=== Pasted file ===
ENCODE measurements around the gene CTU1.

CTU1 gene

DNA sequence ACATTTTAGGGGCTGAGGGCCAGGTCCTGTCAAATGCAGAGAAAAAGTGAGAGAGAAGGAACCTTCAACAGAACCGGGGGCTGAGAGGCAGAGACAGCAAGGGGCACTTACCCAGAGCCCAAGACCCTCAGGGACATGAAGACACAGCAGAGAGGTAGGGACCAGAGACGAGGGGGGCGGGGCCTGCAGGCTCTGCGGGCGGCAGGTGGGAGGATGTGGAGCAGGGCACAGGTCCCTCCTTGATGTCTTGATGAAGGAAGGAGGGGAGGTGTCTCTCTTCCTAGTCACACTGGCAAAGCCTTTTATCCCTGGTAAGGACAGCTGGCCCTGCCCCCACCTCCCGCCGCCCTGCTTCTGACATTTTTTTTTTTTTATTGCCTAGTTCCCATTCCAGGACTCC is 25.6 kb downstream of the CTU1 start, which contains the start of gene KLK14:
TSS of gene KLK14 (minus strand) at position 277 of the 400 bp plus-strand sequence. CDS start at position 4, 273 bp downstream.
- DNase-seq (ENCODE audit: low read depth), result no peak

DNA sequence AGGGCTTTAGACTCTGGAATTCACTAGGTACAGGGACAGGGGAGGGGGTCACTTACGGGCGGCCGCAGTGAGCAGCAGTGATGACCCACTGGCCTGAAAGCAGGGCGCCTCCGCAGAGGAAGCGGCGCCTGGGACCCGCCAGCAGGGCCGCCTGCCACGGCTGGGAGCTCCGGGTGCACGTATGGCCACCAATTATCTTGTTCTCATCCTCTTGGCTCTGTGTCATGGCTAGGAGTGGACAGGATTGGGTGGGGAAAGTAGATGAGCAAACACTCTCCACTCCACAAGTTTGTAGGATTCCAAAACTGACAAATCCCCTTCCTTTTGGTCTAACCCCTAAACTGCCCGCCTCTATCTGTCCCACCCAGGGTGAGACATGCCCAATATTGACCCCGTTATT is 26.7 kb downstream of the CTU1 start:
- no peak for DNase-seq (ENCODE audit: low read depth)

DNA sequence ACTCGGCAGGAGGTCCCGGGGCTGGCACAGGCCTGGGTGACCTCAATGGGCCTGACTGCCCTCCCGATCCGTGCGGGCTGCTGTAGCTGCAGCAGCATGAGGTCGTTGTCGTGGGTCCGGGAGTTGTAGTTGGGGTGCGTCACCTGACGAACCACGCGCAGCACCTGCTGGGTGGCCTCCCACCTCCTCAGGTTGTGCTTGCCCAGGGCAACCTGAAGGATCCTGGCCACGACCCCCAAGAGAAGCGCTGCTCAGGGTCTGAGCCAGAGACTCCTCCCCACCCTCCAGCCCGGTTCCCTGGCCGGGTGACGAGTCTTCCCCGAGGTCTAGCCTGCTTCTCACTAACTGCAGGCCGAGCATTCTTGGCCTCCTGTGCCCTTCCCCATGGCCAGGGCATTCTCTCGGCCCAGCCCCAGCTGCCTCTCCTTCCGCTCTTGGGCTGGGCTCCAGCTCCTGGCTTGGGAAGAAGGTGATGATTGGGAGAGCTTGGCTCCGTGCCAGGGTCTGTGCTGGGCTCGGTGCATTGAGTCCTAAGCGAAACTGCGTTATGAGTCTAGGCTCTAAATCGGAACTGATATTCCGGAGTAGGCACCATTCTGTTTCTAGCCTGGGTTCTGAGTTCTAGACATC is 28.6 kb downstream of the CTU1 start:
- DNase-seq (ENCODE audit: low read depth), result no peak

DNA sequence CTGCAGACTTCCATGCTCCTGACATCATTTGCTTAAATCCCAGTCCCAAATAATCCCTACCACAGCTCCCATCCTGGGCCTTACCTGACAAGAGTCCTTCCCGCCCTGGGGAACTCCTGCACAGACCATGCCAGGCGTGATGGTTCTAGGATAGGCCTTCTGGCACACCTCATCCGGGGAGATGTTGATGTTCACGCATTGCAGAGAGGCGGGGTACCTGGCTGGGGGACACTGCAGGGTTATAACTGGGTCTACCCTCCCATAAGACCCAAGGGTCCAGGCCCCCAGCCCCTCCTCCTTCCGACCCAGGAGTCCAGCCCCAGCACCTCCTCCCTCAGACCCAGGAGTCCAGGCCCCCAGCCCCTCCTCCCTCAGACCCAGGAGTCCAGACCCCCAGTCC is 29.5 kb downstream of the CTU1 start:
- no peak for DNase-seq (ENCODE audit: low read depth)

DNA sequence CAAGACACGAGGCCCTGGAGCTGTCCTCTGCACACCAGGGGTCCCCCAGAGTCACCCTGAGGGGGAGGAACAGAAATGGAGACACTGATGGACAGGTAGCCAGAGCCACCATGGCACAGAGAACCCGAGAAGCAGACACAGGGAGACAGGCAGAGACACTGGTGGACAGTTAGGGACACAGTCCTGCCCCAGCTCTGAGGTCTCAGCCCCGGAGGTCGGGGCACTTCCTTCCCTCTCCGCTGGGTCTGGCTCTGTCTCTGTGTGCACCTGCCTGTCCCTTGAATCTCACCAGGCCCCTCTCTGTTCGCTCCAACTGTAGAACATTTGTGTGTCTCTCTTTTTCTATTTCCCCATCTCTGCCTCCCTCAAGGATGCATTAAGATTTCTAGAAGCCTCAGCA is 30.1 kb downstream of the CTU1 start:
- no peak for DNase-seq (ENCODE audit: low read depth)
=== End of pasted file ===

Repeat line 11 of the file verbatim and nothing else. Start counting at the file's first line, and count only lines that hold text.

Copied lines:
- no peak for DNase-seq (ENCODE audit: low read depth)